At my neighborhood Eroski, Christmas hit the shelves even before Halloween. The tables of Christmas products landed at the beginning of October – I found them on October 11 – when Halloween-themed chocolates still did not occupy prominent positions and the inhabitants of the city were still not very clear if they should already put away their summer clothes .
Of course, the nougats and polvorones were shared – photo by – in various WhatsApp groups. “What a barbarism!”, They told me in one of them. What I did not know then, but I discovered a couple of days later, is that a low cost decoration chain that has a store in the neighborhood had already filled the establishment with Christmas products.
Giant Santa Claus, balls and tinsel are waiting for whoever wants to buy them. The Christmas ads – beyond those of the mayors at war for having the most illuminated city in Spain – have not started yet (although there are those who feel that they are already trying to sell more perfumes, a classic Christmas category). This does not mean that plans are not being made to position Christmas or to try to sell the products of the campaign now.
The nougats are the visible thing, but behind the scenes there could be much more. In some markets, such as the United States – weighed down by the logistics crisis – and the British – where the effects of Brexit are added – recommendations on social networks are quite common that if you know what to buy, buy it now.
A few weeks ago, independent bookstores in some countries insisted that they might not be able to respond to demand, because the book industry is one of those affected by the coronavirus hangover. Just as a few months ago the problem of chip supplies became evident, now the problem is in the production of paper and even in printing, which is done many times in China.
The big question is whether these effects could reach the Spanish market and marketers find themselves in similar situations. Supermarkets are full of merchandise, far from the apocalyptic images of British supermarkets from Brexit, but will the logistics and manufacturing crisis affect some of the star products of Christmas shopping?
The first signs?
The Spanish book industry is already giving alarm signals to the potential effects of the paper crisis. The price of paper has risen by 30% in one year, as published by El País , which has had an impact on the cost of books and purchase orders.
Some specific publishers already recognize problems in the year-end scheduling. Books could go up in price in 2022, because to the paper costs we must also add the rise in energy costs. And to that is added that the maritime logistics problem does not have an exception in Spain: all the products that have to leave China in containers suffer the same problems, wherever they go.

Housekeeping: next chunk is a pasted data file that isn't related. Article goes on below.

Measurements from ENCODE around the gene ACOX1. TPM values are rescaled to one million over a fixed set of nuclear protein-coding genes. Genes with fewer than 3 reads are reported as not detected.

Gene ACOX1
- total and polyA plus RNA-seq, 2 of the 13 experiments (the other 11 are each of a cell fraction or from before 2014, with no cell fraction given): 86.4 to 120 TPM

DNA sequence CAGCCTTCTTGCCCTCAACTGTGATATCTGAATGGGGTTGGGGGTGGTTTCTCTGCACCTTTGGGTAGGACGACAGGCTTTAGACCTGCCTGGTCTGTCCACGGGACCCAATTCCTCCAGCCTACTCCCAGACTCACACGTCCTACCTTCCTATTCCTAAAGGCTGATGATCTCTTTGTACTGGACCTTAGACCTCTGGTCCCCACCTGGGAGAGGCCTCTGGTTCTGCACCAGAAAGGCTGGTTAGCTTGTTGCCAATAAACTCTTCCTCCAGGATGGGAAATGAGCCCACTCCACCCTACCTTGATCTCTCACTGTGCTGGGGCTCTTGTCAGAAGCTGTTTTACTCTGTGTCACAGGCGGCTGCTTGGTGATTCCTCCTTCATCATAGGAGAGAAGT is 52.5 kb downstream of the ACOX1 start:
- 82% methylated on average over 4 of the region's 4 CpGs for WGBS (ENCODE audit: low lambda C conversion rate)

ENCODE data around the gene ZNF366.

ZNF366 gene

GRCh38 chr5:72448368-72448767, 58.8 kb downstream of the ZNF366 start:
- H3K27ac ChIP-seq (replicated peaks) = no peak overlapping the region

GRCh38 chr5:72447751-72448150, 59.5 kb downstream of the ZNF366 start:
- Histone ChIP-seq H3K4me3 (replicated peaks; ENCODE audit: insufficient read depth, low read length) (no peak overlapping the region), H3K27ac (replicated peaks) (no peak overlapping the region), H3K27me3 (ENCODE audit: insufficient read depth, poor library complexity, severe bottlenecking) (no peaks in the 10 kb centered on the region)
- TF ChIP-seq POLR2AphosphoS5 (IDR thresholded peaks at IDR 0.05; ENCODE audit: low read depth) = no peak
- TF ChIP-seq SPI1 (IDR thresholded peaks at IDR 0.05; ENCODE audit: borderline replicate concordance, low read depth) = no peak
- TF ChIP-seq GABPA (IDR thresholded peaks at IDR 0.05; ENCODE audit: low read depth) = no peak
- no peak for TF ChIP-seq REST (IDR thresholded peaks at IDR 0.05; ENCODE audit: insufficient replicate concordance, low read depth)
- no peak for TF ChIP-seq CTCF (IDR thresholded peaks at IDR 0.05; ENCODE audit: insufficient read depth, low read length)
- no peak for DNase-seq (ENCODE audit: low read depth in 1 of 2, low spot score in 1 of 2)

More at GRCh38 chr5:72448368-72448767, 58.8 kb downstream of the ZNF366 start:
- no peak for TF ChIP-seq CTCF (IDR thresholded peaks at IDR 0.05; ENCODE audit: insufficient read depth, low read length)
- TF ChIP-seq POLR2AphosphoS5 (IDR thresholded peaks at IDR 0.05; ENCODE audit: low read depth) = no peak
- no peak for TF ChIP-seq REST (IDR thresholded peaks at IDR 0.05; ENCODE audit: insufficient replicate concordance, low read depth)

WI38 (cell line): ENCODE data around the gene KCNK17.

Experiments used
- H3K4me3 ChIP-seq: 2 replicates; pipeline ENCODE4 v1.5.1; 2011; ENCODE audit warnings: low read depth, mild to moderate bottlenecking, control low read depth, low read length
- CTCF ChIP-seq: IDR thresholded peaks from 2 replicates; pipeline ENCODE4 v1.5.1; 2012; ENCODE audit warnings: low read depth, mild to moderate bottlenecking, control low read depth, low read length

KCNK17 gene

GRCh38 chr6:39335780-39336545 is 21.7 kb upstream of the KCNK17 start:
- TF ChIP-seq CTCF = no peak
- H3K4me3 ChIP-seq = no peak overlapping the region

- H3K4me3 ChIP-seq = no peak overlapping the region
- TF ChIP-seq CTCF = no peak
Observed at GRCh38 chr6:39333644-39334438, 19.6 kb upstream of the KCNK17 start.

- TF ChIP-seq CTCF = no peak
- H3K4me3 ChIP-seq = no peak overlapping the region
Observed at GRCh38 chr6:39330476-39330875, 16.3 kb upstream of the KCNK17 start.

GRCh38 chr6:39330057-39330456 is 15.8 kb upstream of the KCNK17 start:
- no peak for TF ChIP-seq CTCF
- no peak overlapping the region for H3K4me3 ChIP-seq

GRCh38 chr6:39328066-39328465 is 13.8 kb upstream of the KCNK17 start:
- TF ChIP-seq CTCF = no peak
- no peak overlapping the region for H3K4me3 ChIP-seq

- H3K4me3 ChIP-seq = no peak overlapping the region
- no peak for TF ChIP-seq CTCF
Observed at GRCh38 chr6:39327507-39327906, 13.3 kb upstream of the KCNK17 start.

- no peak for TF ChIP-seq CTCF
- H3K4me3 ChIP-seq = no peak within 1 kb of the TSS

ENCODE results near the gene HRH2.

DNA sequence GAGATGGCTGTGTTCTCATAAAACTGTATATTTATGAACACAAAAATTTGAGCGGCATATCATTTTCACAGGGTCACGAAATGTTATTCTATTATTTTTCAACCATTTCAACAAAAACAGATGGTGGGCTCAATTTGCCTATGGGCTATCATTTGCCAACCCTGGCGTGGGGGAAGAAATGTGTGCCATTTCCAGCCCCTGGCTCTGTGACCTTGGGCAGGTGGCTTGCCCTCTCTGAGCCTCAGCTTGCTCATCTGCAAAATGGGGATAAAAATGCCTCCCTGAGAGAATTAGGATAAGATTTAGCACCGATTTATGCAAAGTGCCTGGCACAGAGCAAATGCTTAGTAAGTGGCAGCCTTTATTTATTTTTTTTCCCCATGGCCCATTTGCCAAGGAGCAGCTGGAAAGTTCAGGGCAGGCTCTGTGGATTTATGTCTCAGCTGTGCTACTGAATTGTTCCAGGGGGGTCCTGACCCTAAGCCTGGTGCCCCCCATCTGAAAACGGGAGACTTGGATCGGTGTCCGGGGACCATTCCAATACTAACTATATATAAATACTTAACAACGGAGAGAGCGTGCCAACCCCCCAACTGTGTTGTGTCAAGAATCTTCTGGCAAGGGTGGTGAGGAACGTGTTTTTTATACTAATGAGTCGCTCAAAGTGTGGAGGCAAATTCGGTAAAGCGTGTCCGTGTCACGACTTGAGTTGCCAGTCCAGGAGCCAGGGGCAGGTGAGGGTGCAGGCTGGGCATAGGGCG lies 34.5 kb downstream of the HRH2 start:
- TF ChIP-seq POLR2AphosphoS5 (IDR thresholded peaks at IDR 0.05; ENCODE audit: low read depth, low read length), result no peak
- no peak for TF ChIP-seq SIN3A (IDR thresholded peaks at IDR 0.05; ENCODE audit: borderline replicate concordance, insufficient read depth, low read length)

For this reason, the traffic jams in ports and the price problems of shipping containers are the same for companies in all countries. China is not the only producing country with problems. In recent weeks there have also been in Vietnam, where a lot of fashion is produced. There have been confinements there to stop the contagion of the coronavirus, which could lead to the market running out of supply due to the demand for fashion brands.
Nike has already lowered its revenue forecasts for next year, which includes – in its accounts – the Christmas campaign. Not all the Nike or Adidas products that consumers expect may arrive in stores, right at the moment when they sell the most. Even the sacrosanct toys, star products of the season, could have problems: in China there are containers full of LOL surprise trapped in ports. There are also problems with electronics, which drag the lack of chip supplies and that could hit hard the products claim star of campaigns such as Black Friday.
The first ad of the year
For all these reasons, the Christmas campaign could be starting earlier. If last year it was the marketers who pushed to buy before in order to avoid the fear of closures but also so that large masses of people did not concentrate in the establishments, now it could be the consumers themselves, eager to have the products they want.
In some markets, this even means advancing advertising campaigns. In the UK, the first Christmas ad has already aired: it was on October 1st. In other markets, although they are not apparently Christmas ads, they have already started some campaigns, such as those that try to sell discounts and increase sales during the period.
Or maybe it’s nothing (for the consumer)
Are these all the first signs of what is coming? Or maybe it is letting us panic about what is happening in other markets? The logistics industry in Spain recognizes that the situation is complicated and that they have to be reorganizing all the time how they act, but also, as they explain to Business Insider , that there will be no breakdown during Christmas.
They are already working to prevent that from happening. Many companies have advanced their purchase of products to ensure that they will have stock when the time is right. They have worked with more foresight and with a prior calendar. Perhaps, for consumers, it will be possible to hide all the tension of the network. What is clear, yes, is that marketers and other company executives have had to work longer and earlier for that to happen.